The cost-effectiveness of Human papillomavirus (HPV)-based primary cervical screening in the Irish healthcare setting is assessed using a decision-analysis approach to inform a decision around changes to the national screening program. Current practices comprises primary screening with liquid-based cytology (LBC) followed by HPV triage, at 3-yearly intervals for ages 25 to 45 years and 5-yearly until age 60 years.
This study assessed changing the primary screening test from LBC to HPV testing, in both an unvaccinated and a vaccinated (against HPV 16/18) cohort. It considered extending the screening interval (to 5-yearly for all), the upper age limit (from 60 to 65 years) and different test sequences (four possible tests were included: HPV, LBC, partial genotyping for HPV16 or HPV 18 and the molecular biomarker p16INK4a/Ki67). A Markov-model for HPV-infection and cervical cancer was developed based on a German cervical screening model (1). The perspective of the healthcare system was adopted and a 5 percent discount rate used.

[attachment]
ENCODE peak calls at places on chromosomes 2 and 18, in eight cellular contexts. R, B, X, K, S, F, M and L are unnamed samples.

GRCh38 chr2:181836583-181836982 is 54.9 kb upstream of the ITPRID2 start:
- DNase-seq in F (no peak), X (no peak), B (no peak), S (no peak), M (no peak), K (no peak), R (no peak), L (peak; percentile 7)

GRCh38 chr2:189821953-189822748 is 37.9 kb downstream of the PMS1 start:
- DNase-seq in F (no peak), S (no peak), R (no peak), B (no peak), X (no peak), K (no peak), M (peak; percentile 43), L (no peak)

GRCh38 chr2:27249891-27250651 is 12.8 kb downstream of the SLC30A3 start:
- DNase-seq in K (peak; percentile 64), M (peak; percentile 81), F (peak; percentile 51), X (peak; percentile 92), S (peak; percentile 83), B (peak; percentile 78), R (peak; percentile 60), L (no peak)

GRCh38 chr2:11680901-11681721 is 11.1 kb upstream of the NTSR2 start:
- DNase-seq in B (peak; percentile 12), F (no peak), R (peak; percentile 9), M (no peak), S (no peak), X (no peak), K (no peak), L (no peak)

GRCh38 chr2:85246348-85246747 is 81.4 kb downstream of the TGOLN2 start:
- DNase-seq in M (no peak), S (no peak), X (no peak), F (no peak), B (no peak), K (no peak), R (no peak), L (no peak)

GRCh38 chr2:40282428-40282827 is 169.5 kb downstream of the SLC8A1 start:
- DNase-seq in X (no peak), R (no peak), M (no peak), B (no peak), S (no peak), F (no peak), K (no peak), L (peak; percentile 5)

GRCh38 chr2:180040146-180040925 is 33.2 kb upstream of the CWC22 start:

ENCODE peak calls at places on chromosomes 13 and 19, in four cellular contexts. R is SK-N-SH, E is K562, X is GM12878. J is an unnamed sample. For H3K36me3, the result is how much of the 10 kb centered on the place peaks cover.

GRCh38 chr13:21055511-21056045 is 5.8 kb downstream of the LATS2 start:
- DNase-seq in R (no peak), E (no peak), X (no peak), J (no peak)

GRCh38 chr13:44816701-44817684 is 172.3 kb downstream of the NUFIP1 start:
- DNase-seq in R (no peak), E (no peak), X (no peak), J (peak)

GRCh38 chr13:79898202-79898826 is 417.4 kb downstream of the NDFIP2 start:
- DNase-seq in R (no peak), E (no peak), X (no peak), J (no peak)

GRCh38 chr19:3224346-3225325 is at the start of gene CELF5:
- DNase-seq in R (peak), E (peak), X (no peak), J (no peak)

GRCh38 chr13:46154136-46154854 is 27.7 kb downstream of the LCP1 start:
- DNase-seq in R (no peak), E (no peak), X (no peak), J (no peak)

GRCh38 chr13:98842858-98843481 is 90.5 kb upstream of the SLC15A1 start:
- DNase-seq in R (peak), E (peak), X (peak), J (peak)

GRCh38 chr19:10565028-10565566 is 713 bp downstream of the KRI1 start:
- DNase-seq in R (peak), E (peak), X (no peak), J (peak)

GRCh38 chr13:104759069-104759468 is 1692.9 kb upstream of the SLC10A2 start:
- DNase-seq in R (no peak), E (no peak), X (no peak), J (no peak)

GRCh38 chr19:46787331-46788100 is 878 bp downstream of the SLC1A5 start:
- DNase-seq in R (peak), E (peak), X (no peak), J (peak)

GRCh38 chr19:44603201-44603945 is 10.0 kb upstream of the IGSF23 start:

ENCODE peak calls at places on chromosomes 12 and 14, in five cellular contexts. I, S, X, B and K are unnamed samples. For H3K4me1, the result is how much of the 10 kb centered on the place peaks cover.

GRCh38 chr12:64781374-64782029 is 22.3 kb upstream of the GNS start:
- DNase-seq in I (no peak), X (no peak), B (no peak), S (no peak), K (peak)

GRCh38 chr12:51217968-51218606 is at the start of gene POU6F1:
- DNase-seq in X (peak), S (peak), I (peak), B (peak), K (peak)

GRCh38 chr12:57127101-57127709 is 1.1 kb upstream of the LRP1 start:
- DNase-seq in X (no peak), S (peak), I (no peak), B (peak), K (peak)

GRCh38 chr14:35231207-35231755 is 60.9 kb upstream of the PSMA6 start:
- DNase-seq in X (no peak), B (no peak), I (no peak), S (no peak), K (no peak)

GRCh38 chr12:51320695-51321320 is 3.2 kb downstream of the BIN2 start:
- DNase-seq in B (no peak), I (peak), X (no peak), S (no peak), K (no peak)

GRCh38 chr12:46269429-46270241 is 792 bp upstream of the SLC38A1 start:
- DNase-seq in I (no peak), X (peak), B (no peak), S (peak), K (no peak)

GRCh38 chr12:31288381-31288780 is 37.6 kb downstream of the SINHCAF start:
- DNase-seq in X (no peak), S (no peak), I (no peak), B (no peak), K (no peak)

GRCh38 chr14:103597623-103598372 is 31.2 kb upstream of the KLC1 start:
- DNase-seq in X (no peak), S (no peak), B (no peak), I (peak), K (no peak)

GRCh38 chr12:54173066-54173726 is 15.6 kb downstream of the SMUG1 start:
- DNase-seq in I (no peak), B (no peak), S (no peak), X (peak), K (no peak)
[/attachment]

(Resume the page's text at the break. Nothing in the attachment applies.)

Strategies using HPV as the primary screening test are more effective than LBC-based strategies. The optimal strategy, at a willingness-to-pay threshold of EUR45,000 per quality-adjusted life year (QALY), for the unvaccinated cohort was HPV-based primary screening with a LBC triage test, at five-yearly intervals from age 25 to 60 years. This strategy is cost saving compared with current practice and cost effective when compared to no screening, with an Incremental cost-effectiveness ratio (ICER) of EUR18,164 per QALY. The optimal strategy for the vaccinated cohort was also HPV primary screening with a LBC triage test, at five-yearly intervals from age 25 to 60 years. While more effective and cost saving compared with current practice, it would not be considered cost effective compared with no screening (ICER of EUR58,745/QALY).
Based on our analyses, HPV-based cervical screening is more effective and cost saving compared with LBC-based screening for both vaccinated and unvaccinated cohorts in an Irish setting.